This report provides an overview of efforts of the African Union (AU) and its development partners to strengthen education in Africa, in the context of the urgent and growing youth employment challenge facing the Continent. It begins with an overview of the AU’s role, structure, and main strategic frameworks and priorities as they relate to youth employment and education.

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Open Source Software Expands Reach of Vocational Training in Rwanda

At the 2014 Global Youth Economic Opportunities, Michelle Ell of Global Communities shares the open-source software that they used in Rwanda to rapidly collect, analyze, and store data to achieve a major scale-up of a vocational training initiative.

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A Ganar Impact Evaluation

At the 2014 Global Youth Economic Opportunities Summit under the Monitoring and Evaluation session "There's no I in IEs," Karen Towers, USAID Education Team Leader, presents findings from the mid-project impact evaluation of the A Ganar Program. The session highlighted the challenges that occur when implementing Randomized Control Trial impact evaluations.

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Monitoring and Evaluation in the Development Sector

KPMG’s Monitoring and Evaluation (M&E) Survey polled more than 35 respondents from organizations responsible for over US$100 billion of global development expenditure. The survey reflects perspectives from M&E leaders on the current state, including approaches, resources, use of technology and major challenges facing a variety of funders and implementers.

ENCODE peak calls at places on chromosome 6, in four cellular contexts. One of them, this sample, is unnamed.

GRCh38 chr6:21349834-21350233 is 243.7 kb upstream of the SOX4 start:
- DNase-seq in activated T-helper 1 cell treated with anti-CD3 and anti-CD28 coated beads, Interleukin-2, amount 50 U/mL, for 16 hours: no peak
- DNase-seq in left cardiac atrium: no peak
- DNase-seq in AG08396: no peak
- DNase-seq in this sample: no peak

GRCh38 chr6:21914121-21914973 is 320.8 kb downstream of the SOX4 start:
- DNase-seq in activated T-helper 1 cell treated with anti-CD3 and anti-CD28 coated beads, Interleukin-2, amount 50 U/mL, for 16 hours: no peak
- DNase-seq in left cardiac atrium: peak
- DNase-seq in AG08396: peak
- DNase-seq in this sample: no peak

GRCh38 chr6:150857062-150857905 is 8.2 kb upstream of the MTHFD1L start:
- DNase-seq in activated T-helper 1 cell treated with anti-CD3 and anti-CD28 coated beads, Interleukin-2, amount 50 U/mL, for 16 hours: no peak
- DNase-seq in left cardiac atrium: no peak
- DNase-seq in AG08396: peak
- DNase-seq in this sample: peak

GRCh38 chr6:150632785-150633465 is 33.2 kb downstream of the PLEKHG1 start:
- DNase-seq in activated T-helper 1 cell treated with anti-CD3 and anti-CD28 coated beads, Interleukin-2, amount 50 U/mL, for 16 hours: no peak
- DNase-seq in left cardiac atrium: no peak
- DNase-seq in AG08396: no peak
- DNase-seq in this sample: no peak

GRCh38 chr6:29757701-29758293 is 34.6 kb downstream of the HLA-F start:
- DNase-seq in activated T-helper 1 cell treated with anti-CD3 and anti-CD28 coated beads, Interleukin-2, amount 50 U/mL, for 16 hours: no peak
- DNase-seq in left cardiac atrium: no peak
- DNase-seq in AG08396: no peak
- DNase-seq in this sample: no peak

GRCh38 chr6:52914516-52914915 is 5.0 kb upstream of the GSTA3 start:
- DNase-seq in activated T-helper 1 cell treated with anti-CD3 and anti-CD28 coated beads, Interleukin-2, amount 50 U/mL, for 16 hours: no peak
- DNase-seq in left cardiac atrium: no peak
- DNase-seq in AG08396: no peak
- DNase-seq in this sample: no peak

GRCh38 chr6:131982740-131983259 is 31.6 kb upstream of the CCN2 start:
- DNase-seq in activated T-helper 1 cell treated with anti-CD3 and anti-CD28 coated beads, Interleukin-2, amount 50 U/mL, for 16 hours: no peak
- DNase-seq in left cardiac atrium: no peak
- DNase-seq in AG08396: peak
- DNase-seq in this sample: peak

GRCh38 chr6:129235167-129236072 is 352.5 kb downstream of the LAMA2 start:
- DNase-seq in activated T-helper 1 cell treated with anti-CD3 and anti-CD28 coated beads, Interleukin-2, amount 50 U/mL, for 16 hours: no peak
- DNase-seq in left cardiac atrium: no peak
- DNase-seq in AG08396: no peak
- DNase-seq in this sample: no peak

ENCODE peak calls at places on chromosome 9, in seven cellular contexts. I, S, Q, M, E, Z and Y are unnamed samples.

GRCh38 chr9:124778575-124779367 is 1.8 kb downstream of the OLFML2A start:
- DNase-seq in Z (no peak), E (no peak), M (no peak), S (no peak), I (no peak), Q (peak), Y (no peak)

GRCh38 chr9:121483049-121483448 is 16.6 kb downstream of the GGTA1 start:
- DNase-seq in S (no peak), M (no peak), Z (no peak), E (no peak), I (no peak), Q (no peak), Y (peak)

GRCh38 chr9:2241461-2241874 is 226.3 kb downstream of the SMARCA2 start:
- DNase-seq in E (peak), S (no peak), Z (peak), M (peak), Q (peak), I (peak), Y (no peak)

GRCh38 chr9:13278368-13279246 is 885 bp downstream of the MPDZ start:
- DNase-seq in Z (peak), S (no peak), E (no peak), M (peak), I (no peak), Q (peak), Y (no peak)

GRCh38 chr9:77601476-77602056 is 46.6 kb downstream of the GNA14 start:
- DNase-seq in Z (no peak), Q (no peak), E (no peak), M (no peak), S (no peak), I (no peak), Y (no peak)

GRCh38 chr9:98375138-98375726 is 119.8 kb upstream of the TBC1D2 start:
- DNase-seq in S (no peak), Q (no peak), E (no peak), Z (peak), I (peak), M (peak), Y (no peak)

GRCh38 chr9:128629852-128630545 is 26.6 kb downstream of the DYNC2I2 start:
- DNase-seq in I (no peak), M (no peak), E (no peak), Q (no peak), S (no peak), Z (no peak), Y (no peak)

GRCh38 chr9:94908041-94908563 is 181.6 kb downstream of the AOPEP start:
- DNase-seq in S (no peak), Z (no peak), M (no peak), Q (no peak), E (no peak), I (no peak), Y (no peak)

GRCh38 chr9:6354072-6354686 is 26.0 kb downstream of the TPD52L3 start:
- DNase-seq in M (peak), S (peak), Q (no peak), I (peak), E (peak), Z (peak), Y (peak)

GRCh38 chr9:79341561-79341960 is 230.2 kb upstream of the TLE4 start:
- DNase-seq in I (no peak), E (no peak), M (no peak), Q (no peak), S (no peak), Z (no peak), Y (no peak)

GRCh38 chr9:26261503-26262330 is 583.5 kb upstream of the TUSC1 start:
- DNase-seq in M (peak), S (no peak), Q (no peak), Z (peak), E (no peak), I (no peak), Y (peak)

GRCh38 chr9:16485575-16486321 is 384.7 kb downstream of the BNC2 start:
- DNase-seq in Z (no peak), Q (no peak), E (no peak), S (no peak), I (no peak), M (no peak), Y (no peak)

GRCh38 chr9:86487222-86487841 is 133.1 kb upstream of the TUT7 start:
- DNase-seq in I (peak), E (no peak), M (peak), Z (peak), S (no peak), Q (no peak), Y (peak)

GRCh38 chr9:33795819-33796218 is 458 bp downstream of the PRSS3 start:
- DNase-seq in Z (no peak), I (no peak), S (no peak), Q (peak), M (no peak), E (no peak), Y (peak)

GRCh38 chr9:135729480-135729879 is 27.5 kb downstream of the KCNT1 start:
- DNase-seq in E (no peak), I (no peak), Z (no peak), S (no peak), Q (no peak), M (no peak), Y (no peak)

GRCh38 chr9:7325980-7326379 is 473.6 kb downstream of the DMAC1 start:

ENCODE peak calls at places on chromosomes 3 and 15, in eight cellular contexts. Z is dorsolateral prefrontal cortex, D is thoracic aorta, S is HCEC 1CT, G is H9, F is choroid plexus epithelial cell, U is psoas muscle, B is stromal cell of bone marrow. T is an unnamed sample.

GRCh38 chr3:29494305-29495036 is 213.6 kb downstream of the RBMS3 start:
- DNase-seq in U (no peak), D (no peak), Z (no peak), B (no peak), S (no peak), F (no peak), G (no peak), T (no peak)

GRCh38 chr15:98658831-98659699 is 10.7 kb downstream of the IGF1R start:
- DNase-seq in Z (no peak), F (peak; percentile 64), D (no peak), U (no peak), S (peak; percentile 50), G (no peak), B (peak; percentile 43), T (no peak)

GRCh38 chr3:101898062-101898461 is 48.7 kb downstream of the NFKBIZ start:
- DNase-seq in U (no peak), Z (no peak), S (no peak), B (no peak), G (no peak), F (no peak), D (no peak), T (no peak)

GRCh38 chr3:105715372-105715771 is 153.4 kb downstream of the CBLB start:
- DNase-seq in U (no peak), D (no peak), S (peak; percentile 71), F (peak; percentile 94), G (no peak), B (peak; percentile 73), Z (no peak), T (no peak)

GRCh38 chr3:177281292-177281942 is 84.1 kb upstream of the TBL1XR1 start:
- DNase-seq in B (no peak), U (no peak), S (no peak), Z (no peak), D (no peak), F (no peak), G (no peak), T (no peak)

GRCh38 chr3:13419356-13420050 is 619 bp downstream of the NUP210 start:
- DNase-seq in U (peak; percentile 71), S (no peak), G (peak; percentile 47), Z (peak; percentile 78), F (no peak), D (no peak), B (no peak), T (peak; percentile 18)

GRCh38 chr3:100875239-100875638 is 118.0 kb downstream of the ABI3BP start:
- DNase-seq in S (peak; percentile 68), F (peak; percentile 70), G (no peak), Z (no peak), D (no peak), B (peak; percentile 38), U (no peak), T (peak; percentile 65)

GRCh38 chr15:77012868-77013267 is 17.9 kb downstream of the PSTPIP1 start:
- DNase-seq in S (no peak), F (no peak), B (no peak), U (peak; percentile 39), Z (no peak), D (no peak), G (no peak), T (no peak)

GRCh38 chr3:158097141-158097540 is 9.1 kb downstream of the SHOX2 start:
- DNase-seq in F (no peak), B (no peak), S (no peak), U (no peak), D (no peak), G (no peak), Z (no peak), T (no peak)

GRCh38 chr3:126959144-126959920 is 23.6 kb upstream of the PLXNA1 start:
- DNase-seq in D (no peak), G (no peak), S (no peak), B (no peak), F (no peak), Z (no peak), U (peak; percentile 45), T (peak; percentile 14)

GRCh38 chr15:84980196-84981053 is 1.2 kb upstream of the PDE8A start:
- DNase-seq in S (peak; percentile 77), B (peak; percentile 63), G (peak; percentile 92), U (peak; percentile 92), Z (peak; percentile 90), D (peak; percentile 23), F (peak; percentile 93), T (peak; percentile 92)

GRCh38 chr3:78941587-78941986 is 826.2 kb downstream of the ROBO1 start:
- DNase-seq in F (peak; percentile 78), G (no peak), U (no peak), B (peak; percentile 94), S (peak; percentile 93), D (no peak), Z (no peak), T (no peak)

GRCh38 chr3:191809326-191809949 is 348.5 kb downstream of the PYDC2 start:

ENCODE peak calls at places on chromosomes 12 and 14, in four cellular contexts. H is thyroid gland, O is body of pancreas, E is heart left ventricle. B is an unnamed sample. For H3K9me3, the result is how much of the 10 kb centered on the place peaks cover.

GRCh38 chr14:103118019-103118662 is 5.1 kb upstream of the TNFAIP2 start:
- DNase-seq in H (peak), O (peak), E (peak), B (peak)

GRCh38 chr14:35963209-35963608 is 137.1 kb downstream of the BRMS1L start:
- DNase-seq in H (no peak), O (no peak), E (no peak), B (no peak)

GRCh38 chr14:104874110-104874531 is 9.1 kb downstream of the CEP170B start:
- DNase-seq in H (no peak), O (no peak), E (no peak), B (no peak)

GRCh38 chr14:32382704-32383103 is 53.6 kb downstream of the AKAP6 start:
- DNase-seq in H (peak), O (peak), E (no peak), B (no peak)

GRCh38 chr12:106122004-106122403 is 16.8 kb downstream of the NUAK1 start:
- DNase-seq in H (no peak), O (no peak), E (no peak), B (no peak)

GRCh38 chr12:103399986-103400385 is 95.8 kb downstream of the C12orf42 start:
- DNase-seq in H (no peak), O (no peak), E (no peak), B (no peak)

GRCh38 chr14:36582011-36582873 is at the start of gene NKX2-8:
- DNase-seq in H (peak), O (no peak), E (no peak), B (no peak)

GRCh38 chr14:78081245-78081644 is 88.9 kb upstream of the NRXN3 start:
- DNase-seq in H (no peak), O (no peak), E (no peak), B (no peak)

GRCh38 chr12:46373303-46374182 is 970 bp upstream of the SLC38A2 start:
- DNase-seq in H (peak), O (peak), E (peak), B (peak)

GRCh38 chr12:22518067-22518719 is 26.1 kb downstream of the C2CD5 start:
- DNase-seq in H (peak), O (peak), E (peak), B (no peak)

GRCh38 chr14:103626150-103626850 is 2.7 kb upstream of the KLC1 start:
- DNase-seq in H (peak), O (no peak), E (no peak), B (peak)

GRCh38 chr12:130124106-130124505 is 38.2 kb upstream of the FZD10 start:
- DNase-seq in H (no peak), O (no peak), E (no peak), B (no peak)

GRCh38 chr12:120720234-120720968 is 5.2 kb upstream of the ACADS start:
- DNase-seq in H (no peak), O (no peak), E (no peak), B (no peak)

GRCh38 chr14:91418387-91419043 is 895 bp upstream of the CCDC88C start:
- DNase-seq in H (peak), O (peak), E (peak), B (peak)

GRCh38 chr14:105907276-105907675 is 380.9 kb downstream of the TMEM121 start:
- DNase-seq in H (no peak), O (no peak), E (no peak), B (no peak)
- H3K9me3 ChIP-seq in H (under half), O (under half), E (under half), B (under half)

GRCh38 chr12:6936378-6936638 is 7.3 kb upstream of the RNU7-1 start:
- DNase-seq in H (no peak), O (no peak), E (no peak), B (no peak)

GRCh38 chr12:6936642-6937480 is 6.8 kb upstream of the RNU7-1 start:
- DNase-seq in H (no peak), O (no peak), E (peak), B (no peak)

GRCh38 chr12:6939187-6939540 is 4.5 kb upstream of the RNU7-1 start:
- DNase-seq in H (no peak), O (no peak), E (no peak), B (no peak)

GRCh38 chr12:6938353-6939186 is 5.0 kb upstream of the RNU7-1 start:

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M&E Reinvented: Validate Results, Inform Practice, Improve Outcomes in Real Time

At the 2014 Global Youth Economic Opportunities Summit under the Monitoring and Evaluation session "M&E Reinvented," Dr. Teresa Derrick-Mills, Senior Research Associate at the Urban Institute, presented the new M&E approach "Rapid Cycle Evaluation." Rapid Cycle Evaluation uses evaluation research methods to quickly determine whether an intervention is effective. It can be used to provide decision-makers with timely, actionable, and compelling evidence of what changes lead to improved outcomes.

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Using Mobile Data Capture for M&E in Malawi, Ethiopia, and Rwanda

At the 2014 Global Youth Economic Opportunities Summit under the Monitoring & Evaluation session "Integrating Elecontronic Data Collection into M&E Practices," Megan Noel from John Snow, Inc. presents on the Supply Chains for Community Case Management and its experience in using two mobile data collection tools: Magpi and cStock. Magpi was used by the project to collect M&E data using smartphones while cStock was a routine logistics management information system designed by the project and used for M&E in Malawi.

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The Global Youth Wellbeing Index: European Launch Event (London, November 25th)

Event host(s)/organization(s): 
Hilton Worldwide, the Center for Strategic and International Studies, and the International Youth Foundation
Event Date: 
Nov 25, 2014 (08:30am to 11:00am)

The European Launch of the Global Youth Wellbeing Index

Tuesday, 25 November, 2014, 8:30am—11:00am
Central London



Simon Vincent
Hilton Worldwide Area President for Europe, the Middle East, and Africa

William Reese
President and CEO, International Youth Foundation


Dr. Nicole Goldin
Principal Author, Global Youth Wellbeing Index; Founder, NRG Advisory


BLOG: How Can Children and Youth Become Financially Capable Adults?

Originally posted on poverty-action.org, October 22, 2014.